] There is much dismay and even despair over the slow pace at
] which broadband is advancing in the United States. This slow
] pace is often claimed to be fatally retarding the recovery of
] the entire IT industry. As a result there are increasing calls
] for government action, through regulation or even through
] outright subsidies.
] A careful examination shows that broadband is full of puzzles
] and paradoxes, which suggests caution before taking any
] drastic action. As one simple example, the basic meaning of
] broadband is almost universally misunderstood, since by the
] official definition, we all have broadband courtesy of the
] postal system. Also, broadband penetration, while generally
] regarded as disappointingly slow, is actually extremely fast
] by most standards, faster than cell phone diffusion at a
] comparable stage. Furthermore, many of the policies proposed
] for advancing broadband are likely to have perverse effects.
] There are many opportunities for narrowband services that are
] not being exploited, some of which might speed up broadband
] There are interesting dynamics to the financial and
] technological scenes that suggest broadband access may arrive
] sooner than generally expected. It may also arrive through
] unexpected channels. On the other hand, fiber-to-the-home,
] widely regarded as the Holy Grail of residential broadband,
] might never become widespread. In any case, there is likely to
] be considerable turmoil in the telecom industry over
] the next few years. Robust growth in demand is likely
] to be combined with a restructuring of the
] This paper also appears in the September 2003 issue of First
] Monday. You'll want to print it to read it, so I've linked
] directly to the PDF version.
I haven't had a chance to read all 26 pages of this text, but I can tell you that Odlyzko does uncover a lot of rocks. However, some of his assumptions are arguable. For example, the assumption that the expansion of fixed wireless could preclude FTTH deployment is probably erroneous.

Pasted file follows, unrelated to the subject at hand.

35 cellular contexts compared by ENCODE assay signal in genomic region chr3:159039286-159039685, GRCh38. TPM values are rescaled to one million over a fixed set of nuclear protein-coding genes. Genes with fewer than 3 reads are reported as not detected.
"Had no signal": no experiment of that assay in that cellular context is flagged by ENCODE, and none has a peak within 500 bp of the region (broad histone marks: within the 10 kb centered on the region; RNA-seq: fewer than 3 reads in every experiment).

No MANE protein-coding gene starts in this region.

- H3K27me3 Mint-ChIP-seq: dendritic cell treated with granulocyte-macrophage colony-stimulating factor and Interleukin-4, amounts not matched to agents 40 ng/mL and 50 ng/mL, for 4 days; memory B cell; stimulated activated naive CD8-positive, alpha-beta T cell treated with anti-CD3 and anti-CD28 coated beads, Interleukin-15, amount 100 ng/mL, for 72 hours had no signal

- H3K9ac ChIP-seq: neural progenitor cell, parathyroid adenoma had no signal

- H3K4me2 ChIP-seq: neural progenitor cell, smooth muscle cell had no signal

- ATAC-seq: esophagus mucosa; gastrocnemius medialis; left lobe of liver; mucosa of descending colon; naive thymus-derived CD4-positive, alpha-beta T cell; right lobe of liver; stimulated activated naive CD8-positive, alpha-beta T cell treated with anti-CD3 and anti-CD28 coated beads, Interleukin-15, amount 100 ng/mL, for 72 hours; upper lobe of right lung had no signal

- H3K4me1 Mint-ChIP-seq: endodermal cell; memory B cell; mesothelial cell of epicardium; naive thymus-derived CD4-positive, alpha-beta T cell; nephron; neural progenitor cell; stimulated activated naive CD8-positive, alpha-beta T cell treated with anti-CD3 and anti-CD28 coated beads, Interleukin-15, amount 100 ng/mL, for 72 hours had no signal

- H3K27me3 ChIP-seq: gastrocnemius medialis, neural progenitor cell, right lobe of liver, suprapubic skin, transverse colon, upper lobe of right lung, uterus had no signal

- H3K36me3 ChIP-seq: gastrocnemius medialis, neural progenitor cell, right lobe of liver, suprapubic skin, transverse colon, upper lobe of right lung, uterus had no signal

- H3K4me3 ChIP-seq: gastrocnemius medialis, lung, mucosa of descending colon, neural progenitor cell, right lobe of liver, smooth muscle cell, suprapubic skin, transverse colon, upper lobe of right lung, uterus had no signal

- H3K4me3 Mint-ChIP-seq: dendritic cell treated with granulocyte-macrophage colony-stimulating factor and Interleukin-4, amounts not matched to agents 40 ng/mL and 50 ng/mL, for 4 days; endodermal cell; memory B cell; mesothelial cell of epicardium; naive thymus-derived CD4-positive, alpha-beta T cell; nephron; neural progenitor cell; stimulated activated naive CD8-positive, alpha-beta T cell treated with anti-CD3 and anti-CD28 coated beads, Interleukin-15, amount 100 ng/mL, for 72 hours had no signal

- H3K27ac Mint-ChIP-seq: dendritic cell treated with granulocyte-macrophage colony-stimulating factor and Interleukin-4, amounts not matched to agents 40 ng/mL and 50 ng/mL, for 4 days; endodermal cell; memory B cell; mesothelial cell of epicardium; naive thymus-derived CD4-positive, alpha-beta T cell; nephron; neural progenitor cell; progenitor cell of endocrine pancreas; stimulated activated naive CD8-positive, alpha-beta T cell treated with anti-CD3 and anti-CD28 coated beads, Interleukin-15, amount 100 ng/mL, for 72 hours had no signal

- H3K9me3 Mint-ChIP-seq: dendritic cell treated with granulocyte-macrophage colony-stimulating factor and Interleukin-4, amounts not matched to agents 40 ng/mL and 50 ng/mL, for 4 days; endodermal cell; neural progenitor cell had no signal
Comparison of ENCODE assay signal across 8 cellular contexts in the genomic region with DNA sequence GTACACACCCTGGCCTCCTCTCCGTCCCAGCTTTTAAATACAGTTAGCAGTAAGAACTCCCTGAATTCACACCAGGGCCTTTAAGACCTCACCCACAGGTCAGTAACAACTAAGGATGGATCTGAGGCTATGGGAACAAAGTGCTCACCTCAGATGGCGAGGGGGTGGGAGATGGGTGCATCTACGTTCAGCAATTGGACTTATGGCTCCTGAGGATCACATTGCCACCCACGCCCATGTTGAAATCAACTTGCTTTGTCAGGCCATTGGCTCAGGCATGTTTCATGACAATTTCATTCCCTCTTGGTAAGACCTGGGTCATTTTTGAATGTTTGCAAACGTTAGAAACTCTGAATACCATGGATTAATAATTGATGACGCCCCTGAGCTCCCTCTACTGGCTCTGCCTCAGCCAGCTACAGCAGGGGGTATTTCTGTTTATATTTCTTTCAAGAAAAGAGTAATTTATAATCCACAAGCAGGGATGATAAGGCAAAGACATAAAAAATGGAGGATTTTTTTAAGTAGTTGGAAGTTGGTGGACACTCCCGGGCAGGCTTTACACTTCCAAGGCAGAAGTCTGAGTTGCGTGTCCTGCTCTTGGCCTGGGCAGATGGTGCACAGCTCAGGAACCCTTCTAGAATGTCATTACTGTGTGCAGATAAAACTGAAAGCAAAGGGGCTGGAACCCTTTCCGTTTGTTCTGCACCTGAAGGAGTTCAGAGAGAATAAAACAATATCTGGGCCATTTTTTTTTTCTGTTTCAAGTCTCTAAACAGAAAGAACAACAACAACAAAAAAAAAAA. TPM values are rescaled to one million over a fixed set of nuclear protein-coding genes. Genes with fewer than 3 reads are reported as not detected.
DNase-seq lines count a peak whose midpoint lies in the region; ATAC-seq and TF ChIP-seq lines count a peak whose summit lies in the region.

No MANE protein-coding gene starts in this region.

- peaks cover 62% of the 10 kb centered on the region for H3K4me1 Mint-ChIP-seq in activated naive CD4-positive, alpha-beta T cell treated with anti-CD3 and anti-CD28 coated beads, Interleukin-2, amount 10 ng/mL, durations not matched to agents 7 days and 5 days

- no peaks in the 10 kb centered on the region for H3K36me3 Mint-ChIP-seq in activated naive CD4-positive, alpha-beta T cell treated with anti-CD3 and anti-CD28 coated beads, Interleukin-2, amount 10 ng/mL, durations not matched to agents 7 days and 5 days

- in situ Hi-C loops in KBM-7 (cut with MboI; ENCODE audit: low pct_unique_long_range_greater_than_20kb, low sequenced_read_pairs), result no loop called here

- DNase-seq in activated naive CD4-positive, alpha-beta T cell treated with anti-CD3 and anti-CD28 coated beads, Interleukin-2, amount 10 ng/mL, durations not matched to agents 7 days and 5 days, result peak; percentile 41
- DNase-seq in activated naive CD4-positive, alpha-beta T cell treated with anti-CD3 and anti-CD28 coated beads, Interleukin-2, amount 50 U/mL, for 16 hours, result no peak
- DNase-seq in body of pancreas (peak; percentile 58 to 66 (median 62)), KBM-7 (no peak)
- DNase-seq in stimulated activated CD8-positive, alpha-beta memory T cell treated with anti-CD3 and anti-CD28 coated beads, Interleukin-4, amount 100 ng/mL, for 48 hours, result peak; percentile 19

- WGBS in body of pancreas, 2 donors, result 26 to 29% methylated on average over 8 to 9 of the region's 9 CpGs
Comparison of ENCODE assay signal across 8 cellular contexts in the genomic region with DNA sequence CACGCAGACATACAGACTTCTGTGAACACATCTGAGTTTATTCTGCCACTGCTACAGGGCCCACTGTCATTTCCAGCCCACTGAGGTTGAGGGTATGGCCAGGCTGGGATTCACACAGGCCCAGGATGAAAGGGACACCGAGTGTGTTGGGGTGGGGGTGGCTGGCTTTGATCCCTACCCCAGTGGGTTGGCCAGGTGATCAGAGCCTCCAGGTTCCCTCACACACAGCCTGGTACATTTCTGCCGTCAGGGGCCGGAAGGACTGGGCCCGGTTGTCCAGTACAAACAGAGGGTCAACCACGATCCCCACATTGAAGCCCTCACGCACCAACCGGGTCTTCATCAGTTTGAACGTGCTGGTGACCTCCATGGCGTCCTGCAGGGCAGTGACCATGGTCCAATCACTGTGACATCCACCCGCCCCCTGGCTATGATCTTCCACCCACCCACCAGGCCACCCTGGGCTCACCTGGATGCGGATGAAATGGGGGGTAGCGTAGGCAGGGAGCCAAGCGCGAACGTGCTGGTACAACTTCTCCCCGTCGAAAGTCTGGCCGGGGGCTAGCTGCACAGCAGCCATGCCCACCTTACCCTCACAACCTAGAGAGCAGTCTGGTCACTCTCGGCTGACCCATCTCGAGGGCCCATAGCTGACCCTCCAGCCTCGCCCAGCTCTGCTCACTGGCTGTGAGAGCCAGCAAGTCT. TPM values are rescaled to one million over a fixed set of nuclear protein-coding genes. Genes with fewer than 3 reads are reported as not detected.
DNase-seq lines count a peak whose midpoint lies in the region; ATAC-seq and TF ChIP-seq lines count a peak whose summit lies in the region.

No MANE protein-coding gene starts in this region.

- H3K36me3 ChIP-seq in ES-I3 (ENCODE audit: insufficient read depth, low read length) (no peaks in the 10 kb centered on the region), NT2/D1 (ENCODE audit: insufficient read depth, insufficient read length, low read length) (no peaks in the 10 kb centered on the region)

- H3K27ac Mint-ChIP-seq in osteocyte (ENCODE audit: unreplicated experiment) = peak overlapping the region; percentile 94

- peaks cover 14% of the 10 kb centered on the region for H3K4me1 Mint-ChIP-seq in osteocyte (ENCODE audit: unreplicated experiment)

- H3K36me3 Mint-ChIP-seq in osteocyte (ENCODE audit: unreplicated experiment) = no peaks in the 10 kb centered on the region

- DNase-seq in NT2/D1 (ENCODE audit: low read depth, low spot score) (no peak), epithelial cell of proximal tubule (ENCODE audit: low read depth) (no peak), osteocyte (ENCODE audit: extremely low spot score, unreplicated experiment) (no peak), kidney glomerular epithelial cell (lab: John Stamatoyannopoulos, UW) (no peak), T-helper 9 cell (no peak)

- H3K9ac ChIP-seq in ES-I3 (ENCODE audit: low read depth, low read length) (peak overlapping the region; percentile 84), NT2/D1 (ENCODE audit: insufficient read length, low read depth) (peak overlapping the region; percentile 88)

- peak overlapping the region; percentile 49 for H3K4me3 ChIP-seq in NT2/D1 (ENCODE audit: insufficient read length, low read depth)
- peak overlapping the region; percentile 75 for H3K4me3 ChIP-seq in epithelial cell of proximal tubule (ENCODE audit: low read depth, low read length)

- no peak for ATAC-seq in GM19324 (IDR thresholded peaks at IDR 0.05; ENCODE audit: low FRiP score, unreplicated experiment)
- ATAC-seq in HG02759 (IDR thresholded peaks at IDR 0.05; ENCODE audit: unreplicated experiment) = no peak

For one, wireless will never have the capability or capacity of wireline communications. Particularly when we're talking about optical technologies, wireless is simply not able to scale in a fasion necessary to accomodate the often order of magnitude increases in bandwidth and transmission quality. With DWDM, I can practically carry unlimited OC-192 transmissions over one strand. Wireless has no equivalent.
Secondly, the economics of wireless deployment work against it just as much as a FTTH rollout. Even if you had 10mi radii fixed wireless POPs, you'd still have the issue that you need backhaul from each POP (almost requiring wireline transmission) and your infrastructure costs rise to meet the same dollars as a FTTH rollout. Today and in the foreseeable future, there does not appear to be a wireless technology that will enable 10's of thousands of subscribers (the norm in a 10mi radius deployment), each with 10Mbit+ speeds (nay, 20Mbit if you want to stream HDTV) from one central fixed wireless POP. That's just not going to happen. Satellite might be the one exception, but it's not a feasible 2 way medium.
And this is just the technology and economics of one deterrent to broadband deployment. We haven't begun to talk about the political and societal ramifications. Which I'll talk about when I have a chance to finish Odlyzko's paper.
RE: The Many Paradoxes of Broadband | Andrew Odlyzko [PDF]